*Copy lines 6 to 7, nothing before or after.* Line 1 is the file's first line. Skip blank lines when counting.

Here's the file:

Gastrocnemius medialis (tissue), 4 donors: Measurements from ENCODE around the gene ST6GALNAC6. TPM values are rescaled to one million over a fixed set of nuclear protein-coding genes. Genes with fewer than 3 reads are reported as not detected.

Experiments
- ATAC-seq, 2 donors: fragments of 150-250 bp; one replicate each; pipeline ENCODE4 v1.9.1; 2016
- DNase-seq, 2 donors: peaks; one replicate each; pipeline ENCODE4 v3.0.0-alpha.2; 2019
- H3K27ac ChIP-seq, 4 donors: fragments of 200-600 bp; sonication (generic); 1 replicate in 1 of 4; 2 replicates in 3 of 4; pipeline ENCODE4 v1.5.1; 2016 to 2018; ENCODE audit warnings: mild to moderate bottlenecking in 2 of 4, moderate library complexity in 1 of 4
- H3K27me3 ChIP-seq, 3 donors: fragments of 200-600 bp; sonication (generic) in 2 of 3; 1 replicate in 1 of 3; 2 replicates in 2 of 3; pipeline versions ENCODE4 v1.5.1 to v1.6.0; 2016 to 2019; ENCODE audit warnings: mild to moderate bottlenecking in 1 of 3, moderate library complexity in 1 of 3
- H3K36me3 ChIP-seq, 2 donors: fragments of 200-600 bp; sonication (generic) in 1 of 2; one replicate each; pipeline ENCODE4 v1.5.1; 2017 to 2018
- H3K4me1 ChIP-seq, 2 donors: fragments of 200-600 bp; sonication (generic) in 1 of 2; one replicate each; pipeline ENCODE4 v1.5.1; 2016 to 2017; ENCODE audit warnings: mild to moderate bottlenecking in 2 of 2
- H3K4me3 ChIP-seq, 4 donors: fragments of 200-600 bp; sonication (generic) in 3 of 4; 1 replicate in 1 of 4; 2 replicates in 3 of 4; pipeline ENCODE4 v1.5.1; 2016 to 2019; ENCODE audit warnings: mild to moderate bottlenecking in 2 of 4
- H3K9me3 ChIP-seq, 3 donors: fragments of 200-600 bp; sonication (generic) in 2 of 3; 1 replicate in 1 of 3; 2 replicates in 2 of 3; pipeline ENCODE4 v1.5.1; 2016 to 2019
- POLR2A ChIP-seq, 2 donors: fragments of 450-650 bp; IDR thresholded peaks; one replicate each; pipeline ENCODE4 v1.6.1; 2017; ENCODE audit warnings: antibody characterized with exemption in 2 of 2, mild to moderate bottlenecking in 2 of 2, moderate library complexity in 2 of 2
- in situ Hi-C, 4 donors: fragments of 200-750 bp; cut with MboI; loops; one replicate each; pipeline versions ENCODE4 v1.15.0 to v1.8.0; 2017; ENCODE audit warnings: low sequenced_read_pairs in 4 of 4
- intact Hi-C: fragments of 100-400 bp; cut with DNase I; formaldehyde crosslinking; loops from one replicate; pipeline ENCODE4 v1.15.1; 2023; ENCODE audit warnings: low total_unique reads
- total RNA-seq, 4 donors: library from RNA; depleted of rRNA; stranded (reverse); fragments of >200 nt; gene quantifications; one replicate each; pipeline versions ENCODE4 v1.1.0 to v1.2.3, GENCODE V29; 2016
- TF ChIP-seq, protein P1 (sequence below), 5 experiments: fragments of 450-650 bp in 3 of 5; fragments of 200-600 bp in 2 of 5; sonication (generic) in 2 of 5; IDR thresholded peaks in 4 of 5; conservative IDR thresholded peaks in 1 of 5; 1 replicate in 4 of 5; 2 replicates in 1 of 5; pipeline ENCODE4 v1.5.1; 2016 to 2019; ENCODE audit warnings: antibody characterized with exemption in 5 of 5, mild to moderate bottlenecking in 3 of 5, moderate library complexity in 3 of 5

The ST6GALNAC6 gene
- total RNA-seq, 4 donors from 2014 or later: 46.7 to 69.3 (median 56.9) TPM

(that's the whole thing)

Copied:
- H3K27me3 ChIP-seq, 3 donors: fragments of 200-600 bp; sonication (generic) in 2 of 3; 1 replicate in 1 of 3; 2 replicates in 2 of 3; pipeline versions ENCODE4 v1.5.1 to v1.6.0; 2016 to 2019; ENCODE audit warnings: mild to moderate bottlenecking in 1 of 3, moderate library complexity in 1 of 3
- H3K36me3 ChIP-seq, 2 donors: fragments of 200-600 bp; sonication (generic) in 1 of 2; one replicate each; pipeline ENCODE4 v1.5.1; 2017 to 2018